In trying to summarize this piece of writing, I have tried to talk about what stood out to me, all quotations used for emphasis are from The myth of the continents: A critique of metageography (University of California Press: 1997).
The very first thing we are taught about how the world is divided- before classifying it as first, second and third world or even simply North, East, West and South- is that it is divided into different continents. These different continents are then associated with different problems, cultures, and histories amoung other things. This then makes it possible for people from different continents to be distinctive groups of people as Europeans, Africans etc.
The basis of this continental separation, however, is not always easy to understand since they are not always based on “continental divisions”. “The Isthmus of Panama, separating North from South America, is of little importance for either social history or the animal and plant kingdoms”, In the case of Africa it would be more effective to consider it as the south of the Sahara dessert rather than the south of the Mediterranean Sea. And between Europe and Asia there really is no viable separation. We can only understand these separations “by discarding the commonplace notion that continents denote significant biological or cultural groupings”
Continents often lead people to make false conclusions about how well off people are in certain countries based on what ‘region’ they are in. Especially when we start looking at entire regions- and not specific countries- as first, second and third world. This puts poor countries such as Portugal and Greece in what is considered first world regions while countries with a relatively high economic activity such as Singapore and South Korea are considered third world countries. “Greece and Portugal lie within Europe and since Europe is a wealthy ‘continent’, its constituent states are often considered ‘developed’ by definition, regardless of their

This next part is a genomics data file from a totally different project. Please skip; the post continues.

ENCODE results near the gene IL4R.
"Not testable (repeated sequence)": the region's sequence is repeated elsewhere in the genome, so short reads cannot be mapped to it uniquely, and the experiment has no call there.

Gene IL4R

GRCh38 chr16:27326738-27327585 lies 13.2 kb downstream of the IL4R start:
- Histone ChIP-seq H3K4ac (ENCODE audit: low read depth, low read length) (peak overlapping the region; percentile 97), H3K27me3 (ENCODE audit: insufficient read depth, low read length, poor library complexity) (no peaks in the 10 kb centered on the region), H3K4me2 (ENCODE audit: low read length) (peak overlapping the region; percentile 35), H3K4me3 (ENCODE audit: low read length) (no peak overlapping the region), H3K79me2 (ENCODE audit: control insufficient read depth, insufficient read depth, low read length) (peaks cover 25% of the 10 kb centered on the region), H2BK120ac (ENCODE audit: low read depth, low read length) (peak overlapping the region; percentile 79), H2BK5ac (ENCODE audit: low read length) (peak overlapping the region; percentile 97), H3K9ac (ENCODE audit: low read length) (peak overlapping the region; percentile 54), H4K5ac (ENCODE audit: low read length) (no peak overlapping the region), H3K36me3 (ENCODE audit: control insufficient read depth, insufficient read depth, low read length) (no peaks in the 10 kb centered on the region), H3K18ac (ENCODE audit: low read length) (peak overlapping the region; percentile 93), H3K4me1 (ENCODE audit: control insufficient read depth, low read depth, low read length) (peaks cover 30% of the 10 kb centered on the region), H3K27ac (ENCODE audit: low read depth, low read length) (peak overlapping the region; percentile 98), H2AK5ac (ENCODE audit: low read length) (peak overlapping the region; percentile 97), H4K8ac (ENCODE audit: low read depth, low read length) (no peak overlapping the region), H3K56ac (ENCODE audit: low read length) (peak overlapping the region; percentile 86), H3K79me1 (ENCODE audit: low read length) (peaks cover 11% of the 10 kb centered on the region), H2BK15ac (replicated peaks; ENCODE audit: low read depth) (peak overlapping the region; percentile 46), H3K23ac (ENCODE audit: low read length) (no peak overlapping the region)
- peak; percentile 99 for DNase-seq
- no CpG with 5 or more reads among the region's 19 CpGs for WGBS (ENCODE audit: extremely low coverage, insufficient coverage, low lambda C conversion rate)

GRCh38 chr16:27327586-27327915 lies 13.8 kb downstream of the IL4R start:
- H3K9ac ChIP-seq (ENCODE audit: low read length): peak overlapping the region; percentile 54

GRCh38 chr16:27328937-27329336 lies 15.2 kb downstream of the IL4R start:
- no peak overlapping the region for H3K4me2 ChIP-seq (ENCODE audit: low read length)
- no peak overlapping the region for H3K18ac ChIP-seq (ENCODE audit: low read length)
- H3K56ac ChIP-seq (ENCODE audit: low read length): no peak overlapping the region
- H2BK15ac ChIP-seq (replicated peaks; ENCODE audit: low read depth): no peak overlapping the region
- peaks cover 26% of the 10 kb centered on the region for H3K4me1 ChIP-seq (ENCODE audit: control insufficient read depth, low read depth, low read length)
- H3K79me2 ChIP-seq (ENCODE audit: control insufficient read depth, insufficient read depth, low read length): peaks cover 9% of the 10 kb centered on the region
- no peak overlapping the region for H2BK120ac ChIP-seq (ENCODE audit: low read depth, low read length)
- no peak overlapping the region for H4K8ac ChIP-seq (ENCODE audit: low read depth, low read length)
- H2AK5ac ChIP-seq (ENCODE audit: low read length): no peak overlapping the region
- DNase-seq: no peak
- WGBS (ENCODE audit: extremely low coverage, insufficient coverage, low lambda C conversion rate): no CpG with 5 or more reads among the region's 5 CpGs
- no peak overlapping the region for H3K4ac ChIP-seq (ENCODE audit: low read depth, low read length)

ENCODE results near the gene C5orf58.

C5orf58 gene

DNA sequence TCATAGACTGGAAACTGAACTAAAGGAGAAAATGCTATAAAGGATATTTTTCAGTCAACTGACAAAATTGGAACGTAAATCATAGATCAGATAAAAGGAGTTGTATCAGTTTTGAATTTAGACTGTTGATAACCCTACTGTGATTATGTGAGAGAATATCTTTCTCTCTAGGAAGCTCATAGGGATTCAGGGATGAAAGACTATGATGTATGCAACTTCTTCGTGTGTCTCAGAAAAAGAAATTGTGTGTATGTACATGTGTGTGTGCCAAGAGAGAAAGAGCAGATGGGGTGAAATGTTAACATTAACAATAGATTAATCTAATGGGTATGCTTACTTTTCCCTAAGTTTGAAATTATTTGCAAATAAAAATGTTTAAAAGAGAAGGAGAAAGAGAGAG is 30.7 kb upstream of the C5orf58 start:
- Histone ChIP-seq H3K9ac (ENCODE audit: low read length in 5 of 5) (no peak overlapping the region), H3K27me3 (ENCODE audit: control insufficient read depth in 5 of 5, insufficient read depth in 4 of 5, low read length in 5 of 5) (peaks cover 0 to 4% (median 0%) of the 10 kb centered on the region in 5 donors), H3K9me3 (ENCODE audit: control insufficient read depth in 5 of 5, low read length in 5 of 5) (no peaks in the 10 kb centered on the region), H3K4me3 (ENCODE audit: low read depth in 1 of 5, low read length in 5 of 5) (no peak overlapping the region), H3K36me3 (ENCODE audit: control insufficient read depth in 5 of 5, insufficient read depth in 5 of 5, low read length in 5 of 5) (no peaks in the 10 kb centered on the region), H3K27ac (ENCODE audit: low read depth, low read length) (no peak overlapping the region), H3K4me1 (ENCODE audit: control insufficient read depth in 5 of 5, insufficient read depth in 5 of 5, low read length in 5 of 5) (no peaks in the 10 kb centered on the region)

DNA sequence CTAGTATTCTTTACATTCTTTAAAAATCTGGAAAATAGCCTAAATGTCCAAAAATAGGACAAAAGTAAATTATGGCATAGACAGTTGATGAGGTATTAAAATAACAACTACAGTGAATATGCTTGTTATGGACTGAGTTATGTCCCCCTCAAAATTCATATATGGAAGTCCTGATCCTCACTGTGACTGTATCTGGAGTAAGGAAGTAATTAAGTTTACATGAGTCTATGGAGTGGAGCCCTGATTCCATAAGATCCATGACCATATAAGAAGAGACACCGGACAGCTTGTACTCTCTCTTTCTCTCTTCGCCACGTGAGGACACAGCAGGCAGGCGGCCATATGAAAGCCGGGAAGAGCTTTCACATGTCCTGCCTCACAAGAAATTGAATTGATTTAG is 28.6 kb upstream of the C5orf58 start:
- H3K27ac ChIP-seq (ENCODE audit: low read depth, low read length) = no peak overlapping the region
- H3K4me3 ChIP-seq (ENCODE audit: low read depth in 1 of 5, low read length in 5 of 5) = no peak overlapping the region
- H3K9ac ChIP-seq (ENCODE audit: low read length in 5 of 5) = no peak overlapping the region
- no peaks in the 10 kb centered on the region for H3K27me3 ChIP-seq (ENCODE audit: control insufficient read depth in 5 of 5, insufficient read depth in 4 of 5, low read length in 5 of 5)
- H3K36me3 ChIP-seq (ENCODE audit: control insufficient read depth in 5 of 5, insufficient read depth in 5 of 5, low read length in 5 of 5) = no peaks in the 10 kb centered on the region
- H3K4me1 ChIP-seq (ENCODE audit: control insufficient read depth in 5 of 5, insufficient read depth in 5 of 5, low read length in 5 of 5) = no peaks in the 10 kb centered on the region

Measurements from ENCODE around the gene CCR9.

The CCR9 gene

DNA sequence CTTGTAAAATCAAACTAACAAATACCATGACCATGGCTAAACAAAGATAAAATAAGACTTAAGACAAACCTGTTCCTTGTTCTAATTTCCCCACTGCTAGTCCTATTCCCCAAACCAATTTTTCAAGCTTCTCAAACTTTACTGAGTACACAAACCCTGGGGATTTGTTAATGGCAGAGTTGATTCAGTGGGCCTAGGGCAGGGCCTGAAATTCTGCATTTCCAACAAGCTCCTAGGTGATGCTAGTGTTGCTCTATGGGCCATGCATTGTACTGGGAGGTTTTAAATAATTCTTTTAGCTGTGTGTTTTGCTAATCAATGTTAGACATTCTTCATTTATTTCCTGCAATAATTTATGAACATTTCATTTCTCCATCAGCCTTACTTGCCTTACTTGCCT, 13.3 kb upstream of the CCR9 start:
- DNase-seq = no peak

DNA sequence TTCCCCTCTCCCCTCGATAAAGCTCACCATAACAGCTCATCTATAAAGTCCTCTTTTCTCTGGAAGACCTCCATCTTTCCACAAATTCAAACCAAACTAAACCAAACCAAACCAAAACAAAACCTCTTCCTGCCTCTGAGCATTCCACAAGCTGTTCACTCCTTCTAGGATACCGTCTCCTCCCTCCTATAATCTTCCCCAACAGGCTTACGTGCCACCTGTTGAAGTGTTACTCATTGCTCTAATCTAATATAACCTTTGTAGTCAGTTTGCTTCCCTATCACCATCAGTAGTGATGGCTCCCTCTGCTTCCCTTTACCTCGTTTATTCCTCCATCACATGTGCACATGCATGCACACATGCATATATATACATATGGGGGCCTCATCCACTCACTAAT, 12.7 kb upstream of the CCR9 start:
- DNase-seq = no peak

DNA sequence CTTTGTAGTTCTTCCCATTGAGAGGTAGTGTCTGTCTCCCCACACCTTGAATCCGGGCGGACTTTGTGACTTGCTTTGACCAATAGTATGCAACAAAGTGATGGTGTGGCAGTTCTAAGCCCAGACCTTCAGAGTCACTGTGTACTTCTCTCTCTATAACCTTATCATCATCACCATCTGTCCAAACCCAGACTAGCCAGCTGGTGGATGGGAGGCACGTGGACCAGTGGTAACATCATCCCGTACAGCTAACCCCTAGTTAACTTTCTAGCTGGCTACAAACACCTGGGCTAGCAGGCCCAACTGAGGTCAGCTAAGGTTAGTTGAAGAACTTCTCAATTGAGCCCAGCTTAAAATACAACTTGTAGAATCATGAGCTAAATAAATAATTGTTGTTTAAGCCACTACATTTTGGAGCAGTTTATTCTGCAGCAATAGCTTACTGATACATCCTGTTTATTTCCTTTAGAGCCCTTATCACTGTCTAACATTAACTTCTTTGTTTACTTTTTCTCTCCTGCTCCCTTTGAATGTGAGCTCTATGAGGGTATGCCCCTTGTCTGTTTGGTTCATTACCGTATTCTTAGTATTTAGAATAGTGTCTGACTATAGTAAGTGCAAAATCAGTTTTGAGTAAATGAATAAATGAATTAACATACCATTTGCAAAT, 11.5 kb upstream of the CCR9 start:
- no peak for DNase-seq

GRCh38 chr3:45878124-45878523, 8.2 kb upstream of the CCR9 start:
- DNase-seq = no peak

Other parts of the world may be named/identified just for convenience. Southeast Asia for example was only identified because it was “a suitable geographical platform for military strategists.” There are not many characteristics that are unique to that part of the world. Considering the agricultural patterns for example, they are the same patterns found in southern China and central Madagascar to name a few. There is no concrete way to define landmasses based on environmental criteria since there are many different, unrelated areas with the same environmental conditions. Southwest Asia and North Africa is another example of this.
There is no single conventional way in which the world is divided. Different Geographers focus on different parts of the world, while others cannot seem to agree where some regions start and end. “For one author the ‘Middle East’ stretches all the way from Morocco to Afghanistan; for another, it begins only at the Nile Valle; for a third, it might dip southward to encompass, sub-Saharan Somalia.” There are no definite natural separations between continents and it would therefore it would be contradictory to insist on consistent regional separations.
The way continents and world regions in general end up being divided creates distortion of different information. A country like Sudan is often considered to be in the Middle East even though part of it is in Sub-Saharan Africa, in failing to divide countries in a way that is substantial, historical and cultural patterns are lost and instead political configurations override the criteria supposedly used to set up boundaries i.e. language, religion and intellectual traditions.
There is no one way of defining continents or even parts of continents that is agreed upon by the several things based on when dividing up world regions (i.e culture, religion, climate etc). Continental divisions are therefore based on political configurations and not natural separations.
Courtney from Study Moose
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